Ranted: Is Shanahan into Campbell’s Kool-Aid?
Well, it’s a new season and another Boston Bruin makes a cheap, dirty play.
This old scene is becoming as predictable as a Jennifer Aniston movie.
Only this time, this season, NHL fans (outside of Boston) figured there would be a different outcome to the same old story.
With the introduction of new NHL disciplinarian Brendan Shanahan, and his nit-picking start to the season when it came to dirty hits and headshots, NHL fans figured that the old Colin Campbell days were over.
Surely Milan Lucic would be penalized for his hit on Sabres goalie Ryan Miller. Lucic after all doesn’t have a clean reputation, and goalies have usually been protected from hits, whether or not they were outside the crease.
Lucic lowered his shoulder to make a hit and bowled over Ryan Miller on the open ice outside the crease, giving Miller a concussion, then saying (well, lying with), “I didn’t have time to stop.”
Really? You’ve been a professional hockey player for how long and you couldn’t avoid hitting Miller? No one’s that stupid, buddy. I think even I could have avoided that hit and I’m awful on skates.
Yet somehow, Shanahan ate it up as if someone like Milan Lucic would never think of hitting another player. Not our sweet little Lucic!
In fact, rather than be stern with Lucic, Shanahan preferred to have a stronger reaction to the Sabres’ organization for suggesting that Shanahan declared open season on goaltenders.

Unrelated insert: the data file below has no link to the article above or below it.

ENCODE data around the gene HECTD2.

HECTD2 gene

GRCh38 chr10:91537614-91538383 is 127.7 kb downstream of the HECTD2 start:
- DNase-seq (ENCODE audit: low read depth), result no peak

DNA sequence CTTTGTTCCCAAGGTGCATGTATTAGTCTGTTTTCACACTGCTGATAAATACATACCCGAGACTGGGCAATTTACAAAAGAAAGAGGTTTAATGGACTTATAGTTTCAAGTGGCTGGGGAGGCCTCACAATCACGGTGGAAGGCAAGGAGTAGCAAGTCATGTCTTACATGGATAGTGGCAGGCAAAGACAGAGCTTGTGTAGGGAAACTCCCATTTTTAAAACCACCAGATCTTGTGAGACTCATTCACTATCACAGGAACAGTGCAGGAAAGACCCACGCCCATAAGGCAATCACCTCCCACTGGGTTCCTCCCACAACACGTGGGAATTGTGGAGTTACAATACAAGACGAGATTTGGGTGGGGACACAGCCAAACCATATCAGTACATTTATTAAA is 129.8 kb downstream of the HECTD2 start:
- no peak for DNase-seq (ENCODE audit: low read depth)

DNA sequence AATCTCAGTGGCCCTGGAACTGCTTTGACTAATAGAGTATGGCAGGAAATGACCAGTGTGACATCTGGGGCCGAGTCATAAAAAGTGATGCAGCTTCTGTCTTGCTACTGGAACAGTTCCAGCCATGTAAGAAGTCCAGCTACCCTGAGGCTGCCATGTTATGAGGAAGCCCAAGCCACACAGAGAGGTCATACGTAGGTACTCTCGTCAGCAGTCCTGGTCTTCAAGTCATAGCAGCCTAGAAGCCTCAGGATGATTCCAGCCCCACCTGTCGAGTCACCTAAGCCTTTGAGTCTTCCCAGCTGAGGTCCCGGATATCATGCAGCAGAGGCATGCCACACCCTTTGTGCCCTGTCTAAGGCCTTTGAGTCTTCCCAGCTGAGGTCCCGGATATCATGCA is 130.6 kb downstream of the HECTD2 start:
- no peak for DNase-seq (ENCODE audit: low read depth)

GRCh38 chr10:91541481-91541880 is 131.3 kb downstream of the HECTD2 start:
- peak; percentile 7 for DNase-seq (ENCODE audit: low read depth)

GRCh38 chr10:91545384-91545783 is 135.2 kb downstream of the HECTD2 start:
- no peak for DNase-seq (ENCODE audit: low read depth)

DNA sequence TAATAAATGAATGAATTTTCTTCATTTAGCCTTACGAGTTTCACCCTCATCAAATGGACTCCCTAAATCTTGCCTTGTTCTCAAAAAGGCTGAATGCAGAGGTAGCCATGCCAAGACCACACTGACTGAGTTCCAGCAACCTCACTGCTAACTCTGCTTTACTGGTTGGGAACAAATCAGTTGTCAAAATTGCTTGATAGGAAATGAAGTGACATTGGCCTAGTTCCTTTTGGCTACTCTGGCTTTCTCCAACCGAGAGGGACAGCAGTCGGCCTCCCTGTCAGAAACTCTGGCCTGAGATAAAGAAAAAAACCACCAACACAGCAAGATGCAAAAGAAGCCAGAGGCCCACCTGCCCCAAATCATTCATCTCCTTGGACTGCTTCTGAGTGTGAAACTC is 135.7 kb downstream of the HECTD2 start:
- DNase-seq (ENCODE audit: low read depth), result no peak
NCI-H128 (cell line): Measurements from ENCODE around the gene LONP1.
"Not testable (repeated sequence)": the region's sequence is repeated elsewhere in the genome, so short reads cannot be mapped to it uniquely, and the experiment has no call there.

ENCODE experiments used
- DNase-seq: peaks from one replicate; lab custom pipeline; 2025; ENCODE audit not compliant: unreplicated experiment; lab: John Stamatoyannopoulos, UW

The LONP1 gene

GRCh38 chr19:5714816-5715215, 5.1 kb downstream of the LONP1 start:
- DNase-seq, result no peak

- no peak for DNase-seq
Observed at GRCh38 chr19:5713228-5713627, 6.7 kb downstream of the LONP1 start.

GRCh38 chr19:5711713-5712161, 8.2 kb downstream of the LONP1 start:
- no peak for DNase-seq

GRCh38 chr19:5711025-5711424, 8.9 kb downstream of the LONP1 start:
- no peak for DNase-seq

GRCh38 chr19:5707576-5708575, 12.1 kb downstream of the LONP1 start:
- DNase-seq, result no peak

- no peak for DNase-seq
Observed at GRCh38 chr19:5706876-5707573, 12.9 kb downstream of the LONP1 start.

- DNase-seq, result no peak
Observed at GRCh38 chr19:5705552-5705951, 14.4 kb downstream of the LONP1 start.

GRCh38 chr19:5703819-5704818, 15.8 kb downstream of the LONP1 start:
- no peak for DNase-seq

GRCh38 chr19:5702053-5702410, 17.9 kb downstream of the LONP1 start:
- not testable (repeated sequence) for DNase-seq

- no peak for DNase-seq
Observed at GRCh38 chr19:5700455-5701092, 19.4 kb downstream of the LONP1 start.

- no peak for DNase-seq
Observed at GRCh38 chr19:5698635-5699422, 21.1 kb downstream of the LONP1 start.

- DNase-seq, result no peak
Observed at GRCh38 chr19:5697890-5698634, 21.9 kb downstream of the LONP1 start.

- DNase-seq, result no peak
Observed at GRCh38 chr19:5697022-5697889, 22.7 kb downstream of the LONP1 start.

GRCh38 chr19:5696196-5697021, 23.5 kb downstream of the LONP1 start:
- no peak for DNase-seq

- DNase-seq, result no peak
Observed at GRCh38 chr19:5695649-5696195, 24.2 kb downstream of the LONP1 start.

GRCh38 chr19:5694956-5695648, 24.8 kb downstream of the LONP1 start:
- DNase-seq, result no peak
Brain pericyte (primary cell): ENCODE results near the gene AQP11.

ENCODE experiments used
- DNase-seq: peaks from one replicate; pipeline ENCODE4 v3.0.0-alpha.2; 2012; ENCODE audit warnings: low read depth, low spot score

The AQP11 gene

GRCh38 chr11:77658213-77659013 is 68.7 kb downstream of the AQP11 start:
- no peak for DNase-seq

Shanahan responded with:
“I think Buffalo’s comments are irresponsible to suggest that it’s open season… I will have this warning for players: ‘It’s not. If you run a goalie, you’re going to find yourself in the same situation that Lucic was today, you’re going to have to explain yourself and you don’t explain it sufficiently, and if I don’t buy it, you’re going to be suspended.’”
Sooooo I still don’t see how this ISN’T declaring open season on goalies, Brendan. Forgive me if I’m confused, but if you somehow bought Lucic’s idiotic lie about not being able to stop, then you’re a very gullible man and will then most likely believe other lies that come from players in the future.
To sum things up, based on that “hearing” with Lucic, players shouldn’t have a problem convincing Shanahan of their innocence, whether they’re innocent or not.
After all, Lucic is the sweetest most honest, cleanest player in the NHL. Why would Shanahan ever doubt his word?